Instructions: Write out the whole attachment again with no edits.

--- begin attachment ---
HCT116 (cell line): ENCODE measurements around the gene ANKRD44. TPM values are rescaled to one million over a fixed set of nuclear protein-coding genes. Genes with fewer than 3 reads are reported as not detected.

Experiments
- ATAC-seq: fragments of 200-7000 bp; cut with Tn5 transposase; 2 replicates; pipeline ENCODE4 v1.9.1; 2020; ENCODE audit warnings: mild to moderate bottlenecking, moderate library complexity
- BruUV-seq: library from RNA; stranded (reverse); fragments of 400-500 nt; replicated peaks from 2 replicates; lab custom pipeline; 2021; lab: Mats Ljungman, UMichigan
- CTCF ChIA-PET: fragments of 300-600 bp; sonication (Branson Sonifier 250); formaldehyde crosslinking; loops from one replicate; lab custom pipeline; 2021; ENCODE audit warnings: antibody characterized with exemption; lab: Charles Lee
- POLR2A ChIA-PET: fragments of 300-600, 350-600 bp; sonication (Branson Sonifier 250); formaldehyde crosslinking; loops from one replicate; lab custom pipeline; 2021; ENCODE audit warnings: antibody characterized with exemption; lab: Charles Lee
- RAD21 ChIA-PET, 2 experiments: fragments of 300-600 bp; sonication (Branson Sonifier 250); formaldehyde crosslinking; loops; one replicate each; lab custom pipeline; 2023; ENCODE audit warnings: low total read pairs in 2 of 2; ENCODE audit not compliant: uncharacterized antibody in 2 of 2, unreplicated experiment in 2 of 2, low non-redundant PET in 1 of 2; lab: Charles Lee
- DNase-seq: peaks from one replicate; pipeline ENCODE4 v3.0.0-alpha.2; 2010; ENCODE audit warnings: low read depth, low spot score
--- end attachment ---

HCT116 (cell line): ENCODE measurements around the gene ANKRD44. TPM values are rescaled to one million over a fixed set of nuclear protein-coding genes. Genes with fewer than 3 reads are reported as not detected.

Experiments
- ATAC-seq: fragments of 200-7000 bp; cut with Tn5 transposase; 2 replicates; pipeline ENCODE4 v1.9.1; 2020; ENCODE audit warnings: mild to moderate bottlenecking, moderate library complexity
- BruUV-seq: library from RNA; stranded (reverse); fragments of 400-500 nt; replicated peaks from 2 replicates; lab custom pipeline; 2021; lab: Mats Ljungman, UMichigan
- CTCF ChIA-PET: fragments of 300-600 bp; sonication (Branson Sonifier 250); formaldehyde crosslinking; loops from one replicate; lab custom pipeline; 2021; ENCODE audit warnings: antibody characterized with exemption; lab: Charles Lee
- POLR2A ChIA-PET: fragments of 300-600, 350-600 bp; sonication (Branson Sonifier 250); formaldehyde crosslinking; loops from one replicate; lab custom pipeline; 2021; ENCODE audit warnings: antibody characterized with exemption; lab: Charles Lee
- RAD21 ChIA-PET, 2 experiments: fragments of 300-600 bp; sonication (Branson Sonifier 250); formaldehyde crosslinking; loops; one replicate each; lab custom pipeline; 2023; ENCODE audit warnings: low total read pairs in 2 of 2; ENCODE audit not compliant: uncharacterized antibody in 2 of 2, unreplicated experiment in 2 of 2, low non-redundant PET in 1 of 2; lab: Charles Lee
- DNase-seq: peaks from one replicate; pipeline ENCODE4 v3.0.0-alpha.2; 2010; ENCODE audit warnings: low read depth, low spot score